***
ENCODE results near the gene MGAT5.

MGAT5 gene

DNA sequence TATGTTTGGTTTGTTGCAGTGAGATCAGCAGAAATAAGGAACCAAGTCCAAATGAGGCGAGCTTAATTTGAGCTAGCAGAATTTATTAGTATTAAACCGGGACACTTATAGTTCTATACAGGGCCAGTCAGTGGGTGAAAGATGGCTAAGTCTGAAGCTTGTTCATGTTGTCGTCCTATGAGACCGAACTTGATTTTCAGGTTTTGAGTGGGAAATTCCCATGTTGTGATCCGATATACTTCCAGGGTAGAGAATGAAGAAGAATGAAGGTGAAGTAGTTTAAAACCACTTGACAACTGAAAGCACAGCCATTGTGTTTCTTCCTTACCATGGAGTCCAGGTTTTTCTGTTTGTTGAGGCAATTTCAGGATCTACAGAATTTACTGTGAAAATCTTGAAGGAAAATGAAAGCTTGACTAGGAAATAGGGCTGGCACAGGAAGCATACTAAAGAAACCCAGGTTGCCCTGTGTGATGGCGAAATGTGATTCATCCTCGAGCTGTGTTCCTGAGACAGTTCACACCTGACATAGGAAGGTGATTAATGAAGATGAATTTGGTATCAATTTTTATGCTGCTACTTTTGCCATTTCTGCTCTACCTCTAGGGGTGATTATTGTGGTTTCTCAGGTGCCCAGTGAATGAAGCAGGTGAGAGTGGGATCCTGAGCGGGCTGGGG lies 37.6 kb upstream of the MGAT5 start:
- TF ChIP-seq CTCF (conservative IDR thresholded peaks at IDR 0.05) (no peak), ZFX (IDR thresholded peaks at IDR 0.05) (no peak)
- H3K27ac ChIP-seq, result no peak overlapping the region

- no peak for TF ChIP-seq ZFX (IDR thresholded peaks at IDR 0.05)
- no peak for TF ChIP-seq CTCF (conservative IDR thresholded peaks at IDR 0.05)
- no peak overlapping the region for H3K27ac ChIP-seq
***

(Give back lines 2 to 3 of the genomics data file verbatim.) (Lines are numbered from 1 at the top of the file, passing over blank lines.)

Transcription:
MGAT5 gene

DNA sequence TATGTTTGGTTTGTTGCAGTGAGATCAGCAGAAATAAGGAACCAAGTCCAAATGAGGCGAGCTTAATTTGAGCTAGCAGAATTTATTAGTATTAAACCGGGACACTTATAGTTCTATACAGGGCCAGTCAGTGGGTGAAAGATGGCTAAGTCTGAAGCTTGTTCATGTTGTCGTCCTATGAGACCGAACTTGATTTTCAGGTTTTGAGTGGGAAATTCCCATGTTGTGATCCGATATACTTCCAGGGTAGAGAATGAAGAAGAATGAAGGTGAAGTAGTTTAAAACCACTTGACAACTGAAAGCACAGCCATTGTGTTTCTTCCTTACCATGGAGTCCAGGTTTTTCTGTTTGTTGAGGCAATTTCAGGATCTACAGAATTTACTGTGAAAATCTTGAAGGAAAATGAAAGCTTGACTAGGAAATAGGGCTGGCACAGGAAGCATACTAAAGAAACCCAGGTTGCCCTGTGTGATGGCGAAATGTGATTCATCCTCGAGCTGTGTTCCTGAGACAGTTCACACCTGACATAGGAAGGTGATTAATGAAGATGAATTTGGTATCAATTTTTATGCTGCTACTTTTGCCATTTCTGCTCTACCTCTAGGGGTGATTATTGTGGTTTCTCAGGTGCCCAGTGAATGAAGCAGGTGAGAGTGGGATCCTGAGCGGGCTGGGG lies 37.6 kb upstream of the MGAT5 start: